Data is fast becoming one of the world’s key resources, with some people even going as far as to classify it as the oil of the 21st century. Now, more and more firms are trying to tap this asset to drive growth and improve efficiency.
This is just as true in the world of pharmaceuticals, and a reminder of the possibilities came on 31 August when GlaxoSmithKline K.K. (GSK) announced that it would begin using the text mining technology of SciBite Limited, a British firm that has created what it calls a semantic platform for extracting and identifying data and relationships in biomedical text. GSK will use the technology for the purpose of pharmacovigilance—the science and activities involved in detecting, assessing, understanding and preventing adverse effects of drugs.
This is typically done by reviewing individual papers and, at the moment, Japanese firms use a laborious, human-centric process employing specialists to do this. In addition to being time consuming, there is a chance of mistakes being made, as each paper needs to be reviewed quickly given the sheer volume of text that needs to be checked.
“This new technology will help us to enhance our pharmacovigilance capabilities in Japan, and enable us to reach timely, well-informed decisions”, said Kihito Takahashi, GSK’s vice president and senior managing director of the development and medical affairs division.
“For pharmaceutical companies, pharmacovigilance is one of the most important activities. By combining our human-centric expertise and innovative technology, we will keep driving high quality pharmacovigilance that meets local requirements and needs for our patients”.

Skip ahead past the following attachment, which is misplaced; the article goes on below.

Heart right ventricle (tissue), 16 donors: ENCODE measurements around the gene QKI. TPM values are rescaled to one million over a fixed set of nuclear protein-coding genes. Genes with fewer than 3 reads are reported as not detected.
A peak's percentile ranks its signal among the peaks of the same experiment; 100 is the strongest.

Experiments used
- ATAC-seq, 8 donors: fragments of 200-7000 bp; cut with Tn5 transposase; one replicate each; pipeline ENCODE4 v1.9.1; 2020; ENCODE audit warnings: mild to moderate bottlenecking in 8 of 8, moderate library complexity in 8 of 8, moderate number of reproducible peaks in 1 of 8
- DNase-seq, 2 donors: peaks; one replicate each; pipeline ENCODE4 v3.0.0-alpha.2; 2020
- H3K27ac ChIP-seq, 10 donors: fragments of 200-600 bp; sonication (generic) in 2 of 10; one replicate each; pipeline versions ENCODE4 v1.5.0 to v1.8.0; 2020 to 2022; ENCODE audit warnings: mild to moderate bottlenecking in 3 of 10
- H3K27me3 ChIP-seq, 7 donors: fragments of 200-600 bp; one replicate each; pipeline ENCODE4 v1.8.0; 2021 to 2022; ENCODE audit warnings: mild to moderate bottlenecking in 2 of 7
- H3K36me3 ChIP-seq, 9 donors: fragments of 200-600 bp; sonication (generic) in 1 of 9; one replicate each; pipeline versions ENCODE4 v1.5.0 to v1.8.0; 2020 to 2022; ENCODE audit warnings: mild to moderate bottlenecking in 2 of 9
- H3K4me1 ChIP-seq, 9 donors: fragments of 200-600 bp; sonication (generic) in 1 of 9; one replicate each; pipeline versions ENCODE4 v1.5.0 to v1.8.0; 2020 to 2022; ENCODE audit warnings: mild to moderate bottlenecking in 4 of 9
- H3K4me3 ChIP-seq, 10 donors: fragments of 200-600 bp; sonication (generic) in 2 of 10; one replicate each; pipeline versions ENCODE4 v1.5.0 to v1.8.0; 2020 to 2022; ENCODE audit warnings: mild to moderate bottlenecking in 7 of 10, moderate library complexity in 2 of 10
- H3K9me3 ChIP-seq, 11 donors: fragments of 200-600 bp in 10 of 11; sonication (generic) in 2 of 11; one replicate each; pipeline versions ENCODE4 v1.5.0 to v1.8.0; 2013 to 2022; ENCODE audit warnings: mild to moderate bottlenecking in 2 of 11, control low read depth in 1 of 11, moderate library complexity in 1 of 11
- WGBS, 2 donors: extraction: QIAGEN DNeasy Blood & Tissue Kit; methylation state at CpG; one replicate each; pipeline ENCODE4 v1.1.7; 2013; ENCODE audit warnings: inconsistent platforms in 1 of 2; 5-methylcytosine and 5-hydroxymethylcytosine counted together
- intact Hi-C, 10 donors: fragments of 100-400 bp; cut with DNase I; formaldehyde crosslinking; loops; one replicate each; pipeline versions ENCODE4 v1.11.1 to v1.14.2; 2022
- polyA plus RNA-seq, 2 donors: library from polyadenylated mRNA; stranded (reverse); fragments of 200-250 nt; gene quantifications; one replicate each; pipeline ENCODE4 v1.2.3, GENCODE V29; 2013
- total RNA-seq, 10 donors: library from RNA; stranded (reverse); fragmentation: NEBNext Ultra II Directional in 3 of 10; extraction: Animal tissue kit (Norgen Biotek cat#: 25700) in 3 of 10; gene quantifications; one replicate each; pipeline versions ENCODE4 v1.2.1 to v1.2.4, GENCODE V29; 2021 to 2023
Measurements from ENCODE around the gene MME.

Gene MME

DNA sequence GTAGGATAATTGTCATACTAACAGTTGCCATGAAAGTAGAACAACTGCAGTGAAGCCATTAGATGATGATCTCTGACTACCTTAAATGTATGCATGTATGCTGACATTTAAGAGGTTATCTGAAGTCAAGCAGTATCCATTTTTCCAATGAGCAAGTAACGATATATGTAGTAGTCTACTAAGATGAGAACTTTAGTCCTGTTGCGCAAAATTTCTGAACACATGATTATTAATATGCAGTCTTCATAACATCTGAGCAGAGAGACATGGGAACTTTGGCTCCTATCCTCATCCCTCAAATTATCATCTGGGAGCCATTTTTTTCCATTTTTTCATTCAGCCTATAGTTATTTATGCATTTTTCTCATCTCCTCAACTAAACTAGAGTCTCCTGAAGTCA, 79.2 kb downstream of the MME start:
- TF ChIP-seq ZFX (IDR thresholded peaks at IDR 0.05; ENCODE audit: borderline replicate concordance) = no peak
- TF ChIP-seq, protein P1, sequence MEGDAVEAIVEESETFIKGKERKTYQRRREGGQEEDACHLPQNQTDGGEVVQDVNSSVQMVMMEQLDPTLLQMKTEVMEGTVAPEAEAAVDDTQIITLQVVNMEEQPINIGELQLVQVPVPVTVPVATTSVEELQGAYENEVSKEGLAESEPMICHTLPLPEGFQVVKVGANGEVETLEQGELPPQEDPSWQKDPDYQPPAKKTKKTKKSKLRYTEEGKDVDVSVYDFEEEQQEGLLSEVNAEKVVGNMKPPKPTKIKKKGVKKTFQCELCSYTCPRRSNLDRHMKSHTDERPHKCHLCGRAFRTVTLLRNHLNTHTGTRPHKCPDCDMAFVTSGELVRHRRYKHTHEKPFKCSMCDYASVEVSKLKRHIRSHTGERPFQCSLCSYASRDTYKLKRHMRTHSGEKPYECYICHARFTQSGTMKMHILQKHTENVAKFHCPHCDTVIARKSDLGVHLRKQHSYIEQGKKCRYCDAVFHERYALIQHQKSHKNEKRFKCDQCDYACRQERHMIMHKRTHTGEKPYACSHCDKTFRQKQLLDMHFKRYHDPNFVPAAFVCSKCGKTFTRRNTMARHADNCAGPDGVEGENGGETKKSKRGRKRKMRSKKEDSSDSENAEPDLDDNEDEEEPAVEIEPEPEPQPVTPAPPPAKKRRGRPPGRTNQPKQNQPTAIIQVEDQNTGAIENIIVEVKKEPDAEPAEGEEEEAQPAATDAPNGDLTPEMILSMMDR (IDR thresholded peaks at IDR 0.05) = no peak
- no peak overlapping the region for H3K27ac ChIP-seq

No stone unturned
The key to SciBite’s work is its world-leading vocabularies covering millions of diseases, phenotypes and other biomedical phenomena. It is this that enables the software to be so comprehensive in highlighting relevant information in pharmacological texts, which can then be converted into data points that can be analysed further.
“The concept that they could get a much higher degree of certainty around this was very interesting to [the pharmacovigilance team], and the majority of what they have to review is in English”, said John Bolger, SciBite’s general manager for Japan, who has worked in pharmaceutical software systems for more than 20 years.
Although still a relatively young technology, other applications are also becoming apparent. One is repurposing—the finding of new applications for existing drugs. Launching a new drug can cost more than $1bn, and so the possible savings of repurposing are immense. By combing through the scientific literature, SciBite can identify papers that hint at new uses for drugs, opening up additional avenues for further research.
SciBite can also be used for tracking competitors’ research and assessing the relative strengths and weaknesses of drugs that have not yet reached the Japanese market. And it is likely that the partnership with GSK will yield new uses as well.
“The technology is so new that we are learning how to use it”, said Bolger. “At the same time, we will learn from them once they start to power up their use strategies, which they are already doing. We will learn from them how they found it to be useful as well, because there is really very little limit on what you can do”.
The seeds of GSK’s adoption of SciBite were sown at a British Chamber of Commerce in Japan (BCCJ) event after Bolger gave BCCJ Executive Committee member Philippe Fauchet OBE, then president of GSK Japan and now the firm’s chairman, an elevator pitch about SciBite’s technology. And Bolger believes the endorsement of such a high-profile firm is key to SciBite’s development.
“I think that, for these types of creative new solutions, you have to go to the top—without solid sponsorship for evaluating them at the top, it’s not going to happen. That’s more true in Japan than anywhere”, he said. “It’s very difficult to push new technologies that you don’t know you need from the bottom up.
“I think it was a breath of fresh air and inspirational the way they moved ahead with SciBite”.
With data becoming ever more important to business, it is an attitude that other firms will need to adopt, if they haven’t already.
“I think that within a decade this technology will touch everything we do”, said Bolger. “Firms who are not utilising this type of technology at the moment will risk essentially falling behind the curve”.